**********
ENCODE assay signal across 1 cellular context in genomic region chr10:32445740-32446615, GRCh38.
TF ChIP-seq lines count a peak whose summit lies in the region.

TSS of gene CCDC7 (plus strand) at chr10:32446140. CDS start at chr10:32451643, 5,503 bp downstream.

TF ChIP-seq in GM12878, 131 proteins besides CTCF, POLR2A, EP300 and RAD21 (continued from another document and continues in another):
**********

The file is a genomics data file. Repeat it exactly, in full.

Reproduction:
ENCODE assay signal across 1 cellular context in genomic region chr10:32445740-32446615, GRCh38.
TF ChIP-seq lines count a peak whose summit lies in the region.

TSS of gene CCDC7 (plus strand) at chr10:32446140. CDS start at chr10:32451643, 5,503 bp downstream.

TF ChIP-seq in GM12878, 131 proteins besides CTCF, POLR2A, EP300 and RAD21 (continued from another document and continues in another):